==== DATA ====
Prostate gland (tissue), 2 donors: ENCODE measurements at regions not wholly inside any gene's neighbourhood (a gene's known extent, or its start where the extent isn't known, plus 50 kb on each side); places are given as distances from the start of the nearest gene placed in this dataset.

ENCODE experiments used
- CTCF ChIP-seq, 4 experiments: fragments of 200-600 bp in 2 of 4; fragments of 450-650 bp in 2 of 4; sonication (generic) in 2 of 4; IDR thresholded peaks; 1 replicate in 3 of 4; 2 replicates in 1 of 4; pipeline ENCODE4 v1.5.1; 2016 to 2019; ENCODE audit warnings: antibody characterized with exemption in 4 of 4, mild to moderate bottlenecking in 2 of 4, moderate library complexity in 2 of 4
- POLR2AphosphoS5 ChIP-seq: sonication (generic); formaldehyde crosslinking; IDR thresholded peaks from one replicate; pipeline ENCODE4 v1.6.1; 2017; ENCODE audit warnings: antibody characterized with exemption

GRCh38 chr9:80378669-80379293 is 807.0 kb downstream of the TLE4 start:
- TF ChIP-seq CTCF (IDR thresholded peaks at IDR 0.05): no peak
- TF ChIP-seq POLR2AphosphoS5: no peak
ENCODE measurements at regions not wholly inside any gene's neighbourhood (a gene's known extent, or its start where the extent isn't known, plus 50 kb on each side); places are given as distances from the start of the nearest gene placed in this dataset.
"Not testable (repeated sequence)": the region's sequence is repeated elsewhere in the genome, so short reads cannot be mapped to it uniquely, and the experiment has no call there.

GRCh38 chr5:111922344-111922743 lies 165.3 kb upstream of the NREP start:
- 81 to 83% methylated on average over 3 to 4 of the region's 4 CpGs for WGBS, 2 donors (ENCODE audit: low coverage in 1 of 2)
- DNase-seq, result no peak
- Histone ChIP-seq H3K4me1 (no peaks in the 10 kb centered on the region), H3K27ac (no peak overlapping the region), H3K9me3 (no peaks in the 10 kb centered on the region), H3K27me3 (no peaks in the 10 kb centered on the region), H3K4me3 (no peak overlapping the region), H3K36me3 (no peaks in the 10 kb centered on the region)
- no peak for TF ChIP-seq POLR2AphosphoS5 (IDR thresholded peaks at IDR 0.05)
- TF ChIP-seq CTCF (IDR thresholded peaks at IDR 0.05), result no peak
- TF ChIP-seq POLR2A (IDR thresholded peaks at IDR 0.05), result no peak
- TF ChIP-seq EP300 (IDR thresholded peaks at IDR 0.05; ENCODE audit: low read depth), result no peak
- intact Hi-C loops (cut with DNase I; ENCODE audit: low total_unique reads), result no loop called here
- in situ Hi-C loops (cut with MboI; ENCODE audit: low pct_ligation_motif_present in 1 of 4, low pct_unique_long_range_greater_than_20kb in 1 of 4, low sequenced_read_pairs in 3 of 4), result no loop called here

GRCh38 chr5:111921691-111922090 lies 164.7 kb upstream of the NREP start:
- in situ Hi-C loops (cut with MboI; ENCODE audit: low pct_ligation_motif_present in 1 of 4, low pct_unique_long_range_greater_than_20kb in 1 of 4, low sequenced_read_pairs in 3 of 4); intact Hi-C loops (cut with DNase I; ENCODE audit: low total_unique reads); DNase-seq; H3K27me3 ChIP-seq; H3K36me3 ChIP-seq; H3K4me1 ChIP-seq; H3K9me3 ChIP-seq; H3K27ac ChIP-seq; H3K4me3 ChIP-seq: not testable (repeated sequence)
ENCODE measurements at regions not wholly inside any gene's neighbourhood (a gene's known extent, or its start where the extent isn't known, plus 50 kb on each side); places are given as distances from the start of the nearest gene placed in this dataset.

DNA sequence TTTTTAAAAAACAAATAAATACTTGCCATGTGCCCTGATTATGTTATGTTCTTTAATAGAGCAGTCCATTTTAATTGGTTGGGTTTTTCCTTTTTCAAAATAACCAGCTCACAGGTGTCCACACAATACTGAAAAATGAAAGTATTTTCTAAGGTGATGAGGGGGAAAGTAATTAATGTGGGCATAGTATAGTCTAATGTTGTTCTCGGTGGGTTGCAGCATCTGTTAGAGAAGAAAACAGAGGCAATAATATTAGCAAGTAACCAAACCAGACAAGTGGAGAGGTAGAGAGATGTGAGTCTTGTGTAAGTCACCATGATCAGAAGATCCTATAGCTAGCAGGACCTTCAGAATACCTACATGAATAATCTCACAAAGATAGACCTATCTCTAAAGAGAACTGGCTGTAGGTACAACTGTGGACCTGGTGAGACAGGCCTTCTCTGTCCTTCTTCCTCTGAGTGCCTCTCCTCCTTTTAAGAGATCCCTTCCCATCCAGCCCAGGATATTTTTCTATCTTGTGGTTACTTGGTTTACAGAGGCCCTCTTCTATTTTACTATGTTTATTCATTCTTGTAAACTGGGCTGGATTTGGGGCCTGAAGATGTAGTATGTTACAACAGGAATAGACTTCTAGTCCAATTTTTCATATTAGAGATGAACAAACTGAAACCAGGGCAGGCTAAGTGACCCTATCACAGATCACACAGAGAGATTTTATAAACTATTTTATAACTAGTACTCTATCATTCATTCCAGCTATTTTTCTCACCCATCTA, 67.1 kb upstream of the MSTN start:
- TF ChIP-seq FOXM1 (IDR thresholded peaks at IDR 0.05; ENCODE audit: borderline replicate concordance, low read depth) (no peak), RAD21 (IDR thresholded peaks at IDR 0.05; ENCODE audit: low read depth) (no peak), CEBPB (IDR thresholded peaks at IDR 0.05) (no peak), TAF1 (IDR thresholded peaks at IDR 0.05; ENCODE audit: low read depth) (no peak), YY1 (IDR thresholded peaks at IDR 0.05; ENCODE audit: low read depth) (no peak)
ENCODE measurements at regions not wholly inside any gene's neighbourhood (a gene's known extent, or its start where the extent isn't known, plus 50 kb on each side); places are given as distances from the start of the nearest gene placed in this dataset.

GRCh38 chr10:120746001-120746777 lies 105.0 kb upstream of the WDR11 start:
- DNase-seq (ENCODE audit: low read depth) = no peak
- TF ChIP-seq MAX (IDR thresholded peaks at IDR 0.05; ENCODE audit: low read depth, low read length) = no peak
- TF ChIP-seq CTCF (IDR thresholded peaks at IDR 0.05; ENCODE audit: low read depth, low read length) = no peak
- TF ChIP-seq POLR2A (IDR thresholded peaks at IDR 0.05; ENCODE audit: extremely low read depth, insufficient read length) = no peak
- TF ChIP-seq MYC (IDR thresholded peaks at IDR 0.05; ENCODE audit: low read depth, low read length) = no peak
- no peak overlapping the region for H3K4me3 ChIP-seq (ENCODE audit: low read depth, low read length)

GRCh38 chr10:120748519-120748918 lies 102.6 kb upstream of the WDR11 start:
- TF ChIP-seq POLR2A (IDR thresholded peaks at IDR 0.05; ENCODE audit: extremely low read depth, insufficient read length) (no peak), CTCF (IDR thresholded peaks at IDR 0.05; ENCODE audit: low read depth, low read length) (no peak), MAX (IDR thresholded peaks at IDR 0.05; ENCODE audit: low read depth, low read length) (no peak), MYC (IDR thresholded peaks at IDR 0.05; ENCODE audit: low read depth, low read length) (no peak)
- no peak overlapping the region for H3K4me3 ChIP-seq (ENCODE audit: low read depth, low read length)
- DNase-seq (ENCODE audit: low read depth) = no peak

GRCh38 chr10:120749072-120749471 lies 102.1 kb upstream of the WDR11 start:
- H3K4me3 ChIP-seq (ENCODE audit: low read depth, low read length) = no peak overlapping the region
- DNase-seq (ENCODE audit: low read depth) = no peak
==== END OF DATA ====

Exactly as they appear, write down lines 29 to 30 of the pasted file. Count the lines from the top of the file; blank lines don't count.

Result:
- TF ChIP-seq CTCF (IDR thresholded peaks at IDR 0.05; ENCODE audit: low read depth, low read length) = no peak
- TF ChIP-seq POLR2A (IDR thresholded peaks at IDR 0.05; ENCODE audit: extremely low read depth, insufficient read length) = no peak